Collision on Alton Towers' The Smiler coaster puts riders in hospital
The Smiler, a 2013 roller coaster best known as the current record holder for most inversions, has seen two cars collide, injuring riders on board.
In an incident that The Guardian described as the most serious at Alton Towers since the park opened in 1980, four riders have been taken to hospital with what various media outlets are describing as non life threatening injuries.
Eye witness accounts have reported that two carriages, one holding 16 riders, and another completely empty, collided on the ride at approximately 2pm local time.
Numerous eyewitnessses have told the UK's Mirror Online that the ride had come out of a period of technical difficulties and was first being tested with an empty carriage before a second loaded with 16 riders was dispatched. The empty carriage did not make it completely around the track and came to a stop at one of the ride's lower points -- an incident coloquially known as valleying.
"The empty cart was swinging backwards and forwards for a while then a cart full of people smashed right into the back of the empty one, " Olivia Marston told Mirror Online.
Another witness paints a clear picture of the carriage of passengers stopped on the ride's lifthill while the previous empty carriage was valleyed:
"When the first carriage stopped and was completely static, the carriage they had got passengers on was at the top of the ride. At that point they could have unloaded the carriage and gotten people away safely," Ben Richardson told the BBC.
Modern roller coasters operating multiple carriages feature block systems, whereby the track is seen as multiple distinct segments that have means of mechanically stopping the carriages. Because roller coasters rely on gravity for propulsion, these segments generally take the form of brakes or lift hills which have the means of halting carriages safely.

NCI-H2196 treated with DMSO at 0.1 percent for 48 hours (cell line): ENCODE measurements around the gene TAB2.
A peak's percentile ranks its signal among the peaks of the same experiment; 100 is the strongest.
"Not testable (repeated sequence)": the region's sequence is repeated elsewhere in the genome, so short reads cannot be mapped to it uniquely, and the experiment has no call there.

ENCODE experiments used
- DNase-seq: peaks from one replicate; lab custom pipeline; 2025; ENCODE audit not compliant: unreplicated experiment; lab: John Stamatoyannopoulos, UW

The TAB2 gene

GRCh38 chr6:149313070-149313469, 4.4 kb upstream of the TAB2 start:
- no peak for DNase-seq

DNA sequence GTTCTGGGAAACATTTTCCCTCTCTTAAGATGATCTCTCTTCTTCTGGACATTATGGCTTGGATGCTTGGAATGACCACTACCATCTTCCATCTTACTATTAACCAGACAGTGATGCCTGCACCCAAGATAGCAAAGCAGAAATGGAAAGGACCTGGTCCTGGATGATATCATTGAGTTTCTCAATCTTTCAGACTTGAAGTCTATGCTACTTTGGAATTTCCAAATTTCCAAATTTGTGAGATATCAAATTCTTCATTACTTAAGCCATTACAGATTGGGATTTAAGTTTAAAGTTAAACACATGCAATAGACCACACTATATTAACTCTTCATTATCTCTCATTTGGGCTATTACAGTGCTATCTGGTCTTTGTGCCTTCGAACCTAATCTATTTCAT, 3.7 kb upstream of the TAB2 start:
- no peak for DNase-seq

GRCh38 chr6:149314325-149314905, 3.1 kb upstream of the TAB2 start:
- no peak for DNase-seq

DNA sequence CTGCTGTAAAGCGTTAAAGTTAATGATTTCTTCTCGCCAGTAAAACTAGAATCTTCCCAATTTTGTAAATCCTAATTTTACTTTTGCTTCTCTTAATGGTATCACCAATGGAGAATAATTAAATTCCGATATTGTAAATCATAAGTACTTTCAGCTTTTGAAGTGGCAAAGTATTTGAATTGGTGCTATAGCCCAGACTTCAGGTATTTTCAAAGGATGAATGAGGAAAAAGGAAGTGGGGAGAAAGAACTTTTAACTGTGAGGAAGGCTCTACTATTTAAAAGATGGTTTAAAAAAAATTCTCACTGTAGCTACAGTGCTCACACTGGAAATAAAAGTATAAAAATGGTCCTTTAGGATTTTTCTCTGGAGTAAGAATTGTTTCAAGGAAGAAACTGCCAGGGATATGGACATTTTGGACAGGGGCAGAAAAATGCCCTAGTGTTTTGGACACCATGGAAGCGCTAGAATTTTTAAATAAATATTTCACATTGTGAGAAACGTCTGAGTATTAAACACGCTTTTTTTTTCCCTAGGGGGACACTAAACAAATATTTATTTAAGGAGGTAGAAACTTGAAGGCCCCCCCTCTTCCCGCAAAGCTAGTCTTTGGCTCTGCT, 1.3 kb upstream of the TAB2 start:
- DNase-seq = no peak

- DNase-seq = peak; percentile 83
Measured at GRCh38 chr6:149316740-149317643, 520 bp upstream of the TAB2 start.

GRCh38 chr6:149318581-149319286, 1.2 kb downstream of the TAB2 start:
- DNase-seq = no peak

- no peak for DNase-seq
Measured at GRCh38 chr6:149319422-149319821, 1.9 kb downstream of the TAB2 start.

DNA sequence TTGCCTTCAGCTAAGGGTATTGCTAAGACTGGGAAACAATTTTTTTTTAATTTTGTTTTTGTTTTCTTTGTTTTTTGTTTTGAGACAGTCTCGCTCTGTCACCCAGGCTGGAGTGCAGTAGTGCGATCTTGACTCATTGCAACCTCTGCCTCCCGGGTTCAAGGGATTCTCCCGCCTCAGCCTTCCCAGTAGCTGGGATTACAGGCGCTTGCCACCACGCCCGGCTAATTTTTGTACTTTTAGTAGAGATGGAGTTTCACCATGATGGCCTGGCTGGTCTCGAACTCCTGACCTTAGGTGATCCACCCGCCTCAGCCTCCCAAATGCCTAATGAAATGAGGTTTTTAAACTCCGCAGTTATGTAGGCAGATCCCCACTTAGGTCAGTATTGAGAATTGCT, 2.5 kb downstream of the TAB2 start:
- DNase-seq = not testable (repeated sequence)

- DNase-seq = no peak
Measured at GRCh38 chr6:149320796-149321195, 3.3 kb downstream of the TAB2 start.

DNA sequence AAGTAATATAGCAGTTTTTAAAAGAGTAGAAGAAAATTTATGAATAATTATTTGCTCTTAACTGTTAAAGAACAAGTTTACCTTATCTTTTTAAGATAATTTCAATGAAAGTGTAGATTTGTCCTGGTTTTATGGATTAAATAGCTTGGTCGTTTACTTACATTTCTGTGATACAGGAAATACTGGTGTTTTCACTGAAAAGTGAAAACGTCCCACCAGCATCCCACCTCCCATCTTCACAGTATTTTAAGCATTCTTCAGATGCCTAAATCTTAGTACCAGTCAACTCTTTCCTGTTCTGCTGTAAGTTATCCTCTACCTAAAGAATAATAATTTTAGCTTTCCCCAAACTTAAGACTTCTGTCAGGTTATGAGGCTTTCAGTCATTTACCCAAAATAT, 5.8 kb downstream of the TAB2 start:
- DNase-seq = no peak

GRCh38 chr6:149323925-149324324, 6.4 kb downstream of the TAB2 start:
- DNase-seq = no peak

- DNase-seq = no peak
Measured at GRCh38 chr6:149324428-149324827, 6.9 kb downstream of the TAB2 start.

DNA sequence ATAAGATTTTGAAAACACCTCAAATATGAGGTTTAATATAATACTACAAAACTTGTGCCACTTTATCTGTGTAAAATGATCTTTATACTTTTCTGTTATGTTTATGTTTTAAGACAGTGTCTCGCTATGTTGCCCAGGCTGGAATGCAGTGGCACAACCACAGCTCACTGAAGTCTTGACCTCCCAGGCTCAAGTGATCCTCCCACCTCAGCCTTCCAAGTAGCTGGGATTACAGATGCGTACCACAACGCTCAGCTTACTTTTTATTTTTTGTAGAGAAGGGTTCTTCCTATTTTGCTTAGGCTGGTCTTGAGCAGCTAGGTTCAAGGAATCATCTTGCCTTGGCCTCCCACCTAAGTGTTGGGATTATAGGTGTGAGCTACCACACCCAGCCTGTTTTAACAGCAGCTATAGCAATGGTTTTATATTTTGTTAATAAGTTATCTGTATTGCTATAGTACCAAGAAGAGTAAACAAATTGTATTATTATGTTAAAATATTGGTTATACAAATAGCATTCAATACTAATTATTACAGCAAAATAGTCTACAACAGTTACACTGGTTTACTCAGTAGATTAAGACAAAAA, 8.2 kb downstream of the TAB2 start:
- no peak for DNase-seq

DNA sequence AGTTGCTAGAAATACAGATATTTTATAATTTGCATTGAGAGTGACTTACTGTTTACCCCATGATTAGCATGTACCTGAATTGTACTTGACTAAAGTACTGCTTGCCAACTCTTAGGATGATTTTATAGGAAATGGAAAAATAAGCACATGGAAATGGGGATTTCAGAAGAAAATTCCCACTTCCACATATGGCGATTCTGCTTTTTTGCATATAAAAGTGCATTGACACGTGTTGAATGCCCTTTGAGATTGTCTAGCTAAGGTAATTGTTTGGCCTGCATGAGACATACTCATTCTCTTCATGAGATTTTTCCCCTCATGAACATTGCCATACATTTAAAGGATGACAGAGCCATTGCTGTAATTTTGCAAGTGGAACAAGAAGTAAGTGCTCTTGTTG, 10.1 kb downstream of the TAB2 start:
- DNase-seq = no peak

On The Smiler, reports have painted a picture whereby the first empty carriage had not cleared the next block, and as such the carriage of riders was initially stopped at the top of the lift hill, as is a standard operating procedure.
After some time the carriage containing riders incorrectly started again and send riders over the top of the lift hill and down the 30m first drop. Shortly thereafter it collided with the stationary carriage.
It is not known if the incident was caused by a computer or manual operator error. Alton Towers will remain closed Wednesday but operators have indicated that they hope to reopen Thursday, with The Smiler presumably out of action.
The Gerstlauer roller coaster opened in 2013 and features a record-breaking 14 inversions on its 1,170m course. Aside from its inversion count, the ride is a relatively standard roller coaster featuring standard modern safety and operational mechanisms.